3. #3
    Super Member flusher's Avatar
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    Sacramento
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    Sold the farm, sold the tractors, moved back to the city

    Default Re: "new" to haying - validate my "wish list" and comments please!

    My Massey Ferguson 124 baler (two-twine, small squares) is rated at 35 hp (pto) minimum. The 124 is comparable to those NH balers you're eyeballing.

    But I've seen balers this size run off much smaller tractors like a Farmall Super A that has only about 20 hp pto.

    FARMALL Super A - YouTube

    The baler portion occurs about 6 minutes into this video.
    You might try to find a baler that has it's own engine (usually a 20 hp Wisconsin engine). My neighbor runs one like that with his Kubota L4400.

    -alanb-2013-1-jpg


    Good luck.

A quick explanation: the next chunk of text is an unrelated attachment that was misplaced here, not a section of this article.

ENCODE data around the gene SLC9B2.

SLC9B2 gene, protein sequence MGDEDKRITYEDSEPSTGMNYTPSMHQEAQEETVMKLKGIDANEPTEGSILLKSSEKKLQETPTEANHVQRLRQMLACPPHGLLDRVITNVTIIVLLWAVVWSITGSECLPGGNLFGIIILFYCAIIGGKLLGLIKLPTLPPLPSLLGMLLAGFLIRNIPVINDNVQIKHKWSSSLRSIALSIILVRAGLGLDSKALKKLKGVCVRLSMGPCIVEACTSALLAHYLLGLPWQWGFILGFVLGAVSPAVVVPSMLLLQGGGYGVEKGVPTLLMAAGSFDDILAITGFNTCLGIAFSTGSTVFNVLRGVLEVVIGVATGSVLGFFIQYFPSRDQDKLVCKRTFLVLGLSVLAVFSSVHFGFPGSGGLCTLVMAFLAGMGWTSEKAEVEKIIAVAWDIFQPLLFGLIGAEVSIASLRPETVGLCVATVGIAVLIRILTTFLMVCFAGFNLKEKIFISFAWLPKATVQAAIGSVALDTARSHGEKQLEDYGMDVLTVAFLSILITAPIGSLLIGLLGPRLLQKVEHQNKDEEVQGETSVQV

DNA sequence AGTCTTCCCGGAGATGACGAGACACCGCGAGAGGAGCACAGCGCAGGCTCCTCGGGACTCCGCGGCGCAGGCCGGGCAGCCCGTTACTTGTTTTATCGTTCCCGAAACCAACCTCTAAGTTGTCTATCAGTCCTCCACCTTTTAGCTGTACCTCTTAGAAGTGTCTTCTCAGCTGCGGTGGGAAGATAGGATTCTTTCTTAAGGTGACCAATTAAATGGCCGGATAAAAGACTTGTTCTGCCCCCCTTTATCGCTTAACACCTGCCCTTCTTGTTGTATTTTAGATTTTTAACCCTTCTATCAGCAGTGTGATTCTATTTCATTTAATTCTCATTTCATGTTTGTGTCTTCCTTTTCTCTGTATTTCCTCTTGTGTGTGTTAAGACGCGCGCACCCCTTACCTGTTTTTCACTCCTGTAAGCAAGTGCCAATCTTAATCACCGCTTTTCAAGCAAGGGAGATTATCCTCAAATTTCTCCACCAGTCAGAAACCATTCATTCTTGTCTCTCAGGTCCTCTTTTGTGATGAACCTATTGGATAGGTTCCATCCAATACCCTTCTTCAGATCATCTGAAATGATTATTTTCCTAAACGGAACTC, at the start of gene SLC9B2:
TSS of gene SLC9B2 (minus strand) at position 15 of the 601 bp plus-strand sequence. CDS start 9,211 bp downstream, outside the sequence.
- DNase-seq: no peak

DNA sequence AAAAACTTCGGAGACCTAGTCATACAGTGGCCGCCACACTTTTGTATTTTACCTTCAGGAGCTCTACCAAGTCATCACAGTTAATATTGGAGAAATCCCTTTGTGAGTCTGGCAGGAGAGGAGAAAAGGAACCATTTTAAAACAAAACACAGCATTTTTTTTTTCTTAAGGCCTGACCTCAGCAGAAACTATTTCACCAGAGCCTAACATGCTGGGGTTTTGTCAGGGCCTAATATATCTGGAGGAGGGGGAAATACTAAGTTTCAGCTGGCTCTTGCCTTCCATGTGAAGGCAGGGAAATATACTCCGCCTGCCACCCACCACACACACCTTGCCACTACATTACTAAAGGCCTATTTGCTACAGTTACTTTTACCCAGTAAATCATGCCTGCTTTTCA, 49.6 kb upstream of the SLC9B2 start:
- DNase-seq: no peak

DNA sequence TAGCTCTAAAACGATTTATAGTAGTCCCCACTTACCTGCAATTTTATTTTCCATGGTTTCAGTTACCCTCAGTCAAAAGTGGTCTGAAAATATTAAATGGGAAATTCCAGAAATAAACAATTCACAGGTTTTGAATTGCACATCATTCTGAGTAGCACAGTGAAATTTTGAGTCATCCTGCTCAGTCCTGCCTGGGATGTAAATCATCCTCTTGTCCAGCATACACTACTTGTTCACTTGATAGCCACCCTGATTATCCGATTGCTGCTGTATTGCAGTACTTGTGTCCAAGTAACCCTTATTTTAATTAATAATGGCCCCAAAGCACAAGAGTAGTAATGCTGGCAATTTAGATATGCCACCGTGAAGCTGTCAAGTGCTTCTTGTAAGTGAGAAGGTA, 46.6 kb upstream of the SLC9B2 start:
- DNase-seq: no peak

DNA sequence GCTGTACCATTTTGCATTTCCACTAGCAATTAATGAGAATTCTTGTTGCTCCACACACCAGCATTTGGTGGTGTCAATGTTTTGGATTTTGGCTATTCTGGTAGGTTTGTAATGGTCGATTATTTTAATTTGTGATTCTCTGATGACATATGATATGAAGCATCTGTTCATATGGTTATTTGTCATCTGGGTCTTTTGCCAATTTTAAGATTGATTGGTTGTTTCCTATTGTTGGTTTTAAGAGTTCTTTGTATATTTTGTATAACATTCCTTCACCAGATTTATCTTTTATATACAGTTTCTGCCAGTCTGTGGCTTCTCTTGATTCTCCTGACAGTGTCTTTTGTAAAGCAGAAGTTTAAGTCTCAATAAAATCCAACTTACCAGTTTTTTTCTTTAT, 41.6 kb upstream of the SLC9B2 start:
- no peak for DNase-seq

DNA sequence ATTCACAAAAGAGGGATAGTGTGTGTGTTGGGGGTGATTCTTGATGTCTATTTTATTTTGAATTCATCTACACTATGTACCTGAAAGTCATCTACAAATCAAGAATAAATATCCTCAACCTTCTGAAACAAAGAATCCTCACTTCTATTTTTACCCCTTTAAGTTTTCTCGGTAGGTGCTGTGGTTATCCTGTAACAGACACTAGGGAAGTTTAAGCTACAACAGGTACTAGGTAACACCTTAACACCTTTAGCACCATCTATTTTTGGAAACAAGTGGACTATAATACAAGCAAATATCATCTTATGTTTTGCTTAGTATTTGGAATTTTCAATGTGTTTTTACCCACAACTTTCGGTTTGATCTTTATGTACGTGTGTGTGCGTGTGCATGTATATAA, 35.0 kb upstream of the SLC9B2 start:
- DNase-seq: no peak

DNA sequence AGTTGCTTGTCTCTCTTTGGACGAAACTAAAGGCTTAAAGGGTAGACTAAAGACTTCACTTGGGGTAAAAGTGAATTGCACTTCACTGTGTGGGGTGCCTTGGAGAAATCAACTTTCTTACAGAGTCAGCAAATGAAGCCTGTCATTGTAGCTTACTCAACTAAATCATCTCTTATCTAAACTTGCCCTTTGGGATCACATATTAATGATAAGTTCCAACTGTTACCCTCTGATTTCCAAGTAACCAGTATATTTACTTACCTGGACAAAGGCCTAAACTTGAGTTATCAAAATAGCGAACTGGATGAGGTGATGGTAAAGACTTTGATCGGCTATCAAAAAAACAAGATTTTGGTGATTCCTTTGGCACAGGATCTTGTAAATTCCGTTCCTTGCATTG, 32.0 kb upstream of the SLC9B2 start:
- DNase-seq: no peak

4. #4
    Veteran Member Lou66's Avatar
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    Brazoria county where Texas began
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    Deere 990/Montana 5740

    Default Re: "new" to haying - validate my "wish list" and comments please!

    Welcome to the forum Mattv1,, Lou
    "Life is good if beer is cold"

  5. #5
    Member
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    Location
    omaha, NE
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    CaseIH Farmall 75C

    Default Re: "new" to haying - validate my "wish list" and comments please!

    Quote Originally Posted by mud23609 View Post
    First thing to note. It will never pencil out to make your own hay on such small acreage.
    Yep, that's what my pencil says too, for sure. For us it's less about the cost and more about the value in knowing we have a reliable (primary) source for hay.